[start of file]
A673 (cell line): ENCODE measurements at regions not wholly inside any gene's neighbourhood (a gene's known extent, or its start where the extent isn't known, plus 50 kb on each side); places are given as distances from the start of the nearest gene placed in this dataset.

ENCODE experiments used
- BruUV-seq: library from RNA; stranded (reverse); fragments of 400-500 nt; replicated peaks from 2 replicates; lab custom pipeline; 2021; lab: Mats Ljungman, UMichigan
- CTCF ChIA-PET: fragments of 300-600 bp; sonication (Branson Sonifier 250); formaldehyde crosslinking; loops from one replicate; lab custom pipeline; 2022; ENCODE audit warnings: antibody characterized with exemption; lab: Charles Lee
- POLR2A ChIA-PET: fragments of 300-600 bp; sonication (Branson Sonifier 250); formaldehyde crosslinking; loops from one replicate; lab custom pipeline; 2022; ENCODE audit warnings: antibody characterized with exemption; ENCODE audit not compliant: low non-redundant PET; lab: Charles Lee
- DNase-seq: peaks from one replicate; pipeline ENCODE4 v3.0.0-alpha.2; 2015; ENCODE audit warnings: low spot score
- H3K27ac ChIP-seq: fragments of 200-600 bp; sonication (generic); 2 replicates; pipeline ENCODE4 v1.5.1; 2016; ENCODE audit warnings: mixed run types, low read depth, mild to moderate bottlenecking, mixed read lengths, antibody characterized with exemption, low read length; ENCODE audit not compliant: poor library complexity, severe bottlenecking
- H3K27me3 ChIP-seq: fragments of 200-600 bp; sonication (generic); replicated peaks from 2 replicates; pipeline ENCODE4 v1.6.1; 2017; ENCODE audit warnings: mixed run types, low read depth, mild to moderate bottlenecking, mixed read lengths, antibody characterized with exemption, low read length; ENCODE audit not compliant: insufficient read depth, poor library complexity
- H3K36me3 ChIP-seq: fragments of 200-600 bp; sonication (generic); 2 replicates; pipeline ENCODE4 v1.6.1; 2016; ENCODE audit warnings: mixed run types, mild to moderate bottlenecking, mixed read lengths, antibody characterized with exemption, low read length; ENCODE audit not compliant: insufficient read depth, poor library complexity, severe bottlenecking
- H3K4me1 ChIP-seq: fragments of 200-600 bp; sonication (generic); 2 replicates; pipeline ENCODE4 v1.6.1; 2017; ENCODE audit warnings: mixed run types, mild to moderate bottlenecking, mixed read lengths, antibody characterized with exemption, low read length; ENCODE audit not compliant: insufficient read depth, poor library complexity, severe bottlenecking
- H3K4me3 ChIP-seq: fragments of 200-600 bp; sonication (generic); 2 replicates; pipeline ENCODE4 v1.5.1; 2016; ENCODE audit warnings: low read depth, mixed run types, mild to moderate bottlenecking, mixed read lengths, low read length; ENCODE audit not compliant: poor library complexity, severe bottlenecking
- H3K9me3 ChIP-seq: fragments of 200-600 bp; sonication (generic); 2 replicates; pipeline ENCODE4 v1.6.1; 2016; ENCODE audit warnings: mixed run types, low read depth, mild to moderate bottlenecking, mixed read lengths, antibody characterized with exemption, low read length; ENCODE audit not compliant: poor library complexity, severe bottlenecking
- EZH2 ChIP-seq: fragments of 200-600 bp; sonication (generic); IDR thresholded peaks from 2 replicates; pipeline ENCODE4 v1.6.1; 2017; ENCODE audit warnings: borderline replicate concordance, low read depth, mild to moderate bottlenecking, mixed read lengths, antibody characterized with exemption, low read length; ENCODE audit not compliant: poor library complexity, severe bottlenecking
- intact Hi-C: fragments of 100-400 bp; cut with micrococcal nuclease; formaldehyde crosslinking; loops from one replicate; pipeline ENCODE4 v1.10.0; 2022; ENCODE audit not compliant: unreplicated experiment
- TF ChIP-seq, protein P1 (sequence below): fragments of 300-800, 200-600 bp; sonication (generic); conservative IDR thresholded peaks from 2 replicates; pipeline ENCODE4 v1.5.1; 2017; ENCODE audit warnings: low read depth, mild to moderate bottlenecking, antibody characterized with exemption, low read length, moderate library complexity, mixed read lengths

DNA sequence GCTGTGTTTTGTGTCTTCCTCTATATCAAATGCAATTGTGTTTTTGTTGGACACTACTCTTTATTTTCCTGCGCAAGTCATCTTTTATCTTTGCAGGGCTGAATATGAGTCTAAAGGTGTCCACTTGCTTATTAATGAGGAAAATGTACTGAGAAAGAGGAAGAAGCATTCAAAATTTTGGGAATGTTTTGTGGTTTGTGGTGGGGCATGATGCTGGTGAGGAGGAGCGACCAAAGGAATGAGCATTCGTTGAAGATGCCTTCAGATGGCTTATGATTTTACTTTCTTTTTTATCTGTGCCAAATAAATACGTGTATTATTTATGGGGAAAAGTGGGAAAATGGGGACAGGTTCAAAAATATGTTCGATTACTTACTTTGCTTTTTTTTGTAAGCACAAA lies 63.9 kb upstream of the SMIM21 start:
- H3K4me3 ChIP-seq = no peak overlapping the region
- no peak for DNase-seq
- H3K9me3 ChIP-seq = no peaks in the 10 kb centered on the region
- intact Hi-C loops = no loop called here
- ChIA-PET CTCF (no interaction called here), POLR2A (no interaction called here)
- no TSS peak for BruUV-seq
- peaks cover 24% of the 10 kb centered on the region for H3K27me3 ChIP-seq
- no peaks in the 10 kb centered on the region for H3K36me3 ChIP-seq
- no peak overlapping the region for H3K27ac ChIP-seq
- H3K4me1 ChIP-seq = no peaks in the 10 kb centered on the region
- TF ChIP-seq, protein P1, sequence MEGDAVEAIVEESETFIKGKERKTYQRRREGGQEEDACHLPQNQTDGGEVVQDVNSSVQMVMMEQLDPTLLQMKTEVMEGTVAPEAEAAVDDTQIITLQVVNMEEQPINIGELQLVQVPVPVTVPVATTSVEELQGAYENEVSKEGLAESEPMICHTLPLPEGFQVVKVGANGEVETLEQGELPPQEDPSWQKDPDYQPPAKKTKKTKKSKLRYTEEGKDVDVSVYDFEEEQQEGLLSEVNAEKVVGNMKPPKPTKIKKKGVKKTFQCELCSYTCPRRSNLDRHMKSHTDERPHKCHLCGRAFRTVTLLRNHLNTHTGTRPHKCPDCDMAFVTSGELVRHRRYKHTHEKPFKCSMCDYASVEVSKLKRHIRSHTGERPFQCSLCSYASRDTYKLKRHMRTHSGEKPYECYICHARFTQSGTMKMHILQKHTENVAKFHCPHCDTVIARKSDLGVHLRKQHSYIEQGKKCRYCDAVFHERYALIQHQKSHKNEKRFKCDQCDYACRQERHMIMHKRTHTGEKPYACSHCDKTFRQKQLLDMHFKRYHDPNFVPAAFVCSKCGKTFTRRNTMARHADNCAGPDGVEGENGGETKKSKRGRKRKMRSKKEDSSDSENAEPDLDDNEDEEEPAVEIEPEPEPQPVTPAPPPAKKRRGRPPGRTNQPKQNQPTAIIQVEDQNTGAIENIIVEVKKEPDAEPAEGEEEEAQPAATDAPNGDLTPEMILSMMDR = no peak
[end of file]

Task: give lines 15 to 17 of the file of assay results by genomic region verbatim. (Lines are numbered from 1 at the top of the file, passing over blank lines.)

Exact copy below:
- TF ChIP-seq, protein P1 (sequence below): fragments of 300-800, 200-600 bp; sonication (generic); conservative IDR thresholded peaks from 2 replicates; pipeline ENCODE4 v1.5.1; 2017; ENCODE audit warnings: low read depth, mild to moderate bottlenecking, antibody characterized with exemption, low read length, moderate library complexity, mixed read lengths

DNA sequence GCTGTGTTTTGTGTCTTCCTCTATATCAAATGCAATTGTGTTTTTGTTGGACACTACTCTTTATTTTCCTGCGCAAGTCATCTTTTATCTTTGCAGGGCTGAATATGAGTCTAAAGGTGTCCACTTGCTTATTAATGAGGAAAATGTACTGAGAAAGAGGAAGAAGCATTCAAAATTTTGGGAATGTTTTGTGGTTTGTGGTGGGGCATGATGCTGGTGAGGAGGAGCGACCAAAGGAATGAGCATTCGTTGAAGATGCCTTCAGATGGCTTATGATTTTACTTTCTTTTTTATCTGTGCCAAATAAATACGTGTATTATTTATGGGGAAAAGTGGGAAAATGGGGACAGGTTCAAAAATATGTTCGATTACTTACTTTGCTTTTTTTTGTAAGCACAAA lies 63.9 kb upstream of the SMIM21 start:
- H3K4me3 ChIP-seq = no peak overlapping the region